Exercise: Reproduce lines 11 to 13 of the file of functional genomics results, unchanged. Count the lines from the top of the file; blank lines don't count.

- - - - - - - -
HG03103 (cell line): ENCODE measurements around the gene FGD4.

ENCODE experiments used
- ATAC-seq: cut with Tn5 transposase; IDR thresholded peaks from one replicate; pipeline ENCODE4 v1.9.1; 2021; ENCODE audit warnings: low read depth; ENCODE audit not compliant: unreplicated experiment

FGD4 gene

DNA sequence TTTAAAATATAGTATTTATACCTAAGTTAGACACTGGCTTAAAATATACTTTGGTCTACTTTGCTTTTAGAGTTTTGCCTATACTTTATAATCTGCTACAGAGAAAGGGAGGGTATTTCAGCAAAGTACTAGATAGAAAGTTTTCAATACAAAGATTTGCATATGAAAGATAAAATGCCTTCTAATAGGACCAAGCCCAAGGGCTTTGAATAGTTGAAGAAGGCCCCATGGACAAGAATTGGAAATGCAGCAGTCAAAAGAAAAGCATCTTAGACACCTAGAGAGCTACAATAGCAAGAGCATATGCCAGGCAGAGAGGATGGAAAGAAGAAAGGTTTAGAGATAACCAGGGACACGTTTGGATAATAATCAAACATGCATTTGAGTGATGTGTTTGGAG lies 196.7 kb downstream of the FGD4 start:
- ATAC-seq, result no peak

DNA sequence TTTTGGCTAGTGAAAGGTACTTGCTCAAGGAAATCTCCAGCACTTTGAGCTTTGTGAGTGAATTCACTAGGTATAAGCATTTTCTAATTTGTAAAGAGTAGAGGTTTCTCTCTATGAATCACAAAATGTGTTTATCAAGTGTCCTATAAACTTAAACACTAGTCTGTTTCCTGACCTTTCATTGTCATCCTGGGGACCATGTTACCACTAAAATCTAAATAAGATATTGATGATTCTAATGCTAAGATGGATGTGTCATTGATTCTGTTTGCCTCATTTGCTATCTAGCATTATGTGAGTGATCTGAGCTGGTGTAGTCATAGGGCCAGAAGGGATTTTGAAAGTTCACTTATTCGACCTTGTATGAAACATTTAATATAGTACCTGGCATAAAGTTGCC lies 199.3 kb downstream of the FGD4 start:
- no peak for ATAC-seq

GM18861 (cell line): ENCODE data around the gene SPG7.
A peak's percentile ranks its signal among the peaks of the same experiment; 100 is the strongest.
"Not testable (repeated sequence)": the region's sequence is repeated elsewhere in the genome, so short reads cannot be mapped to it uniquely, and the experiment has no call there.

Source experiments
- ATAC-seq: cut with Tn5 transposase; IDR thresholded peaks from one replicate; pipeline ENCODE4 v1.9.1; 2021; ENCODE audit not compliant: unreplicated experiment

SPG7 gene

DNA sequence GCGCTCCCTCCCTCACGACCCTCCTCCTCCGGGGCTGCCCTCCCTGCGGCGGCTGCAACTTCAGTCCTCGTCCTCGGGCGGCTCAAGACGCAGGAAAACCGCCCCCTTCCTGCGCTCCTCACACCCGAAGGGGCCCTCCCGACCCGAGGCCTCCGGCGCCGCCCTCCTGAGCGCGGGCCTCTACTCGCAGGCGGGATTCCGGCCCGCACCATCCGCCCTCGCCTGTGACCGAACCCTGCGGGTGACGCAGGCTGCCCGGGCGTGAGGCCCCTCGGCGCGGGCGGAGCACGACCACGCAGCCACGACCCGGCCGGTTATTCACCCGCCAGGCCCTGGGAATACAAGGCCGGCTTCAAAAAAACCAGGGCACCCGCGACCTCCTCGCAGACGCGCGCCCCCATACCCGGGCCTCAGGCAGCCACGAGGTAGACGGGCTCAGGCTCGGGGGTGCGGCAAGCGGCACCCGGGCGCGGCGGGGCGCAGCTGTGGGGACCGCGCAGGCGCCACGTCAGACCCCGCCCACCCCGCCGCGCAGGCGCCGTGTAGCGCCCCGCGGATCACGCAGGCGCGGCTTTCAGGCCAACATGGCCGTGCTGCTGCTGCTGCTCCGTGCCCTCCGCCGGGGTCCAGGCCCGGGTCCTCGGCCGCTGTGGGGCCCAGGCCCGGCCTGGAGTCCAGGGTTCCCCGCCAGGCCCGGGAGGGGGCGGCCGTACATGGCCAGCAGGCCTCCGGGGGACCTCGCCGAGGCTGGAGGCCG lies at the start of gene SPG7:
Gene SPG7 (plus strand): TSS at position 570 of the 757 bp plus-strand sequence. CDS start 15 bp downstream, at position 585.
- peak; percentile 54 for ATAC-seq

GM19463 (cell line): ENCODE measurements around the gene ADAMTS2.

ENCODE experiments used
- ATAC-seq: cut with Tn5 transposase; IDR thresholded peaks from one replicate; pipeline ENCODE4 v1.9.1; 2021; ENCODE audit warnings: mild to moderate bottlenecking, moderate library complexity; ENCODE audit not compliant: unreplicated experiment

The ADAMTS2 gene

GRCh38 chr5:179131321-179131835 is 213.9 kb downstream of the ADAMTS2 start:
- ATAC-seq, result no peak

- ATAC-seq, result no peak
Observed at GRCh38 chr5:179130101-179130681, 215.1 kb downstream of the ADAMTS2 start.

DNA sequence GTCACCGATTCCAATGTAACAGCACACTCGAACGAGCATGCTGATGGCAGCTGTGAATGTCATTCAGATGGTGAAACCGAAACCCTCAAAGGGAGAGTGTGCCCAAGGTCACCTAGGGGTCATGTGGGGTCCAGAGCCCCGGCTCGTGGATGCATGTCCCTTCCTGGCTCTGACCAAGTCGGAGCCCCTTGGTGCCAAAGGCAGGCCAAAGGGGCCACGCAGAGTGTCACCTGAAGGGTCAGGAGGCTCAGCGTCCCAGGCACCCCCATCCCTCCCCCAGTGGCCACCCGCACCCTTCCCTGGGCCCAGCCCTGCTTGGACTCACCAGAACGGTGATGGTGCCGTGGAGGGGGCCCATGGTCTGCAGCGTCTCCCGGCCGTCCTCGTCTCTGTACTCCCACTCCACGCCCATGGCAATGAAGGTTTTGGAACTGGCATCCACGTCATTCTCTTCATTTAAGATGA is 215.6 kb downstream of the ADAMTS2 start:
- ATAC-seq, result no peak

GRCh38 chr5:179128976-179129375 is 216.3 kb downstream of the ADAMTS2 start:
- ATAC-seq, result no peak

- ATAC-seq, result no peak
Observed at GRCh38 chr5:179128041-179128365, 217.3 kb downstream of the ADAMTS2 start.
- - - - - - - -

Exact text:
"Not testable (repeated sequence)": the region's sequence is repeated elsewhere in the genome, so short reads cannot be mapped to it uniquely, and the experiment has no call there.

Source experiments
- ATAC-seq: cut with Tn5 transposase; IDR thresholded peaks from one replicate; pipeline ENCODE4 v1.9.1; 2021; ENCODE audit not compliant: unreplicated experiment